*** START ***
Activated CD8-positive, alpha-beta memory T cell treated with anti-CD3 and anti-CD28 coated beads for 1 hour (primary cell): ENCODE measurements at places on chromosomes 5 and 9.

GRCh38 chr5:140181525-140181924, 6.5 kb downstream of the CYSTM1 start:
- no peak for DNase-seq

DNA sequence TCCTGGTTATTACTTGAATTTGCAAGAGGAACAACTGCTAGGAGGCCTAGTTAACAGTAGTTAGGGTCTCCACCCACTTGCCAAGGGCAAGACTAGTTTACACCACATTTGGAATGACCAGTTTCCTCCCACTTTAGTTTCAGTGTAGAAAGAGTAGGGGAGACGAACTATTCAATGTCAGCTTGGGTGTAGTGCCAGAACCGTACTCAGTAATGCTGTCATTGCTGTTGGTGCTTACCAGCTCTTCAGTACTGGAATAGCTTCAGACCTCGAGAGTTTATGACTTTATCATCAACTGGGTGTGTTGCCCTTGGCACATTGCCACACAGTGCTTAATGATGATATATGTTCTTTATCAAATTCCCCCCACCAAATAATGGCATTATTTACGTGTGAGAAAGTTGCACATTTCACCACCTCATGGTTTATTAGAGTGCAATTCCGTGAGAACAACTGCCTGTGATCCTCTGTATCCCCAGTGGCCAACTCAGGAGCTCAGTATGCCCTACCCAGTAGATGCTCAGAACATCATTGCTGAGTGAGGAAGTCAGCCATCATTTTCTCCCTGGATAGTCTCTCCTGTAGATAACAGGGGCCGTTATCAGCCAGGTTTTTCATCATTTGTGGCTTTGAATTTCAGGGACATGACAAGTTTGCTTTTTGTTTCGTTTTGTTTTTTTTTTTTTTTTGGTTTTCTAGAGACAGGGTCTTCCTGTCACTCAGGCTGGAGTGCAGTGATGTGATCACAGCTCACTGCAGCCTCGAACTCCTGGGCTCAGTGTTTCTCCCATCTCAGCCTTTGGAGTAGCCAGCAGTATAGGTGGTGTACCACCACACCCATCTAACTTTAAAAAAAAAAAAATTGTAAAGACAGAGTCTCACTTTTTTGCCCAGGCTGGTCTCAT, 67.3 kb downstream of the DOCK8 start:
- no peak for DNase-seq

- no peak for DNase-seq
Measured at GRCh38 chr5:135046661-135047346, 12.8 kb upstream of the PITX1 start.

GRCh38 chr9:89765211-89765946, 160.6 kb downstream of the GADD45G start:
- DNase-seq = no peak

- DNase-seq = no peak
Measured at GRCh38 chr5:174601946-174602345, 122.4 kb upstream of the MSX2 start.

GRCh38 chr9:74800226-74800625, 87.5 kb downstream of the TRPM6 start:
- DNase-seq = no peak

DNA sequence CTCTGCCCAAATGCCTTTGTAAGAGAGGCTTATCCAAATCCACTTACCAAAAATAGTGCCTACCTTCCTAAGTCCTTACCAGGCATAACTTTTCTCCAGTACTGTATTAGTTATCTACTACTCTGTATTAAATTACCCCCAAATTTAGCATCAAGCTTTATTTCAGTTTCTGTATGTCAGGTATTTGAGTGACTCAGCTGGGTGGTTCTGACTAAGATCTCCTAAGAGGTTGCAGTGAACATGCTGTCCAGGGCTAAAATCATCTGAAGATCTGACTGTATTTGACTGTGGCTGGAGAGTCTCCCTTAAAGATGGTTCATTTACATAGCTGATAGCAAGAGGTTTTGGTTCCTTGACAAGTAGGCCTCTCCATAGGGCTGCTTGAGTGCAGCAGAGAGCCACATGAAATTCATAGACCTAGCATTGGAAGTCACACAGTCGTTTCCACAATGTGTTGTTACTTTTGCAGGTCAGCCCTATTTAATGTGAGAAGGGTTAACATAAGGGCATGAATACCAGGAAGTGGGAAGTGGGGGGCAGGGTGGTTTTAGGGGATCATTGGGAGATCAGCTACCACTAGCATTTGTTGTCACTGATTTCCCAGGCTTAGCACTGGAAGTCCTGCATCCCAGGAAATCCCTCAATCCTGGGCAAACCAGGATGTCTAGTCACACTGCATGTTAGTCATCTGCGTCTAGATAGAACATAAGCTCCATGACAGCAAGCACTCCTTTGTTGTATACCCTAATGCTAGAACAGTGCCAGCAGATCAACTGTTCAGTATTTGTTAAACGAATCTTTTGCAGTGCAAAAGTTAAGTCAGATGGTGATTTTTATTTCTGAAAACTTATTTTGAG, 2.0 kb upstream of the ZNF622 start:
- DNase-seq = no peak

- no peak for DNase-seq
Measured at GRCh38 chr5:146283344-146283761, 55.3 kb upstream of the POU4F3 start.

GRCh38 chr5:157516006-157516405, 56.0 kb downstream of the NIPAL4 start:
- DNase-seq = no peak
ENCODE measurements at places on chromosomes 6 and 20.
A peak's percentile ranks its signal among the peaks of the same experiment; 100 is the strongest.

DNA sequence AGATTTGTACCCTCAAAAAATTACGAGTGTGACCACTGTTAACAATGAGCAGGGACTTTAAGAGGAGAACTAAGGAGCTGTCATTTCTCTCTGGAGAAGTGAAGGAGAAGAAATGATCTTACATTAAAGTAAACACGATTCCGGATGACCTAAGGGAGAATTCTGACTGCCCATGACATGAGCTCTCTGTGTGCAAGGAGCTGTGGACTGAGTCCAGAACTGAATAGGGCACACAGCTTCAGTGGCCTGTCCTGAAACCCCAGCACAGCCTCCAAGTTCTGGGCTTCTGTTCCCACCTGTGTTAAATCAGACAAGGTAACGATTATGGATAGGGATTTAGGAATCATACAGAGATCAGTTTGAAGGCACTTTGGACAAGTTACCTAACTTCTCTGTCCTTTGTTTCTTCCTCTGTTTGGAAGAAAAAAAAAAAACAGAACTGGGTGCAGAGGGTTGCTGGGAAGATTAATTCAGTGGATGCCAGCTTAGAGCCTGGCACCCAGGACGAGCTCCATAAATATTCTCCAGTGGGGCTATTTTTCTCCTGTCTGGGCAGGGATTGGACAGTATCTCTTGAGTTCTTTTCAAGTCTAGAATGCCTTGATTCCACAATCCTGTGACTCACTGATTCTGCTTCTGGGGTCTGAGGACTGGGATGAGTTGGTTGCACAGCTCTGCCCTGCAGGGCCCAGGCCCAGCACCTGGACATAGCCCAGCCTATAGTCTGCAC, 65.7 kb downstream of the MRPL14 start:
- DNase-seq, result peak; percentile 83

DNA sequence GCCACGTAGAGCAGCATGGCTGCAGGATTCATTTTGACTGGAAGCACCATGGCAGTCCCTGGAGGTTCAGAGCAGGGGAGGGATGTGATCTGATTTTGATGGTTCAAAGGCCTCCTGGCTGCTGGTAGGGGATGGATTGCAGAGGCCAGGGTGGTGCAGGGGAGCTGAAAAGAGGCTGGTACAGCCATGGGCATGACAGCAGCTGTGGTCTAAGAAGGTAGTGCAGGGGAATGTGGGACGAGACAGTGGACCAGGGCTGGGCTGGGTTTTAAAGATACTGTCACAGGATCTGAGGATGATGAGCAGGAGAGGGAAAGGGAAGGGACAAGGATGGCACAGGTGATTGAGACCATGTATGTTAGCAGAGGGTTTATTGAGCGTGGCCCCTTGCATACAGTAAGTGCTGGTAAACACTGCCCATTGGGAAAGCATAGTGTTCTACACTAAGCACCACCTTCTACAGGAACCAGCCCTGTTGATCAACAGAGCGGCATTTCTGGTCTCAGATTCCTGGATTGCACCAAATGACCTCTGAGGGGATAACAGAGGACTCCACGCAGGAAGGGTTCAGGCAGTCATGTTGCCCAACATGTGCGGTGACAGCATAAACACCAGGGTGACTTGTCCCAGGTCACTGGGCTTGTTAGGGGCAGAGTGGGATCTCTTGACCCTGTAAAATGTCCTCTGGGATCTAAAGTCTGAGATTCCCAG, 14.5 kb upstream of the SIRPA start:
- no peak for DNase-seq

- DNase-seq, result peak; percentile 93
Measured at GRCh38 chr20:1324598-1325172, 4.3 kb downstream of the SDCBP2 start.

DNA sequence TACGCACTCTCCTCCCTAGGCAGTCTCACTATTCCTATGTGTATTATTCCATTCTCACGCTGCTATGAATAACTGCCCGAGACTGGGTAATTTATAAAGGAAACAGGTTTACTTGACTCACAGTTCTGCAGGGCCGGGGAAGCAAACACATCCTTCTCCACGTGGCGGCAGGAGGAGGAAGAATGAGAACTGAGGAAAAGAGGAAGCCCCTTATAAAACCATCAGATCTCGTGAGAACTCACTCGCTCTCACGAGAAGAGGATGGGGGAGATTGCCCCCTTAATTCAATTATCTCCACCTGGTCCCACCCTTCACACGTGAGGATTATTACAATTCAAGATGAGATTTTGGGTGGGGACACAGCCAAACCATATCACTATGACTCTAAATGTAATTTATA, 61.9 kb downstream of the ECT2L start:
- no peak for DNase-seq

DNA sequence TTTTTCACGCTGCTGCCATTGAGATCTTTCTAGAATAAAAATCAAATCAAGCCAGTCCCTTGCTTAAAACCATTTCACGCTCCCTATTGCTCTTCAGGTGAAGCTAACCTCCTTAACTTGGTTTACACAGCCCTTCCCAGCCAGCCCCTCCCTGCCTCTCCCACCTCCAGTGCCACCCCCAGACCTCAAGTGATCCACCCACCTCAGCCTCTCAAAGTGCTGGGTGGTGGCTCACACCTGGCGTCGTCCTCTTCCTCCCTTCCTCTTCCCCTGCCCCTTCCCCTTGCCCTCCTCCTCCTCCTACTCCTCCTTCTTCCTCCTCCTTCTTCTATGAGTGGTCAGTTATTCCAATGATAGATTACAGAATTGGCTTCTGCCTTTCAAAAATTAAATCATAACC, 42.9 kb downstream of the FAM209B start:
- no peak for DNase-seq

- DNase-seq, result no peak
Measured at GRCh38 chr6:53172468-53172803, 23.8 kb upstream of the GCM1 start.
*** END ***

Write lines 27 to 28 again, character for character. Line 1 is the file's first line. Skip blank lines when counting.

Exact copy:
Measured at GRCh38 chr20:1324598-1325172, 4.3 kb downstream of the SDCBP2 start.

DNA sequence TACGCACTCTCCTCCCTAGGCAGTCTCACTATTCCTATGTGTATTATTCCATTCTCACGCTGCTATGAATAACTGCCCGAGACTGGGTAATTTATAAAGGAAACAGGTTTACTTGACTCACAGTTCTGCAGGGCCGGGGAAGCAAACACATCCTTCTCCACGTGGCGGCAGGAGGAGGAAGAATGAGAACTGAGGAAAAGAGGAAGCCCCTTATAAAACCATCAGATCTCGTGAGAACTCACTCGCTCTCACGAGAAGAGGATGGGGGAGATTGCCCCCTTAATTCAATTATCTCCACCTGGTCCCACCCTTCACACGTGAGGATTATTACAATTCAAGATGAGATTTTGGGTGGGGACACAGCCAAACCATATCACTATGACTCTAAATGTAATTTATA, 61.9 kb downstream of the ECT2L start: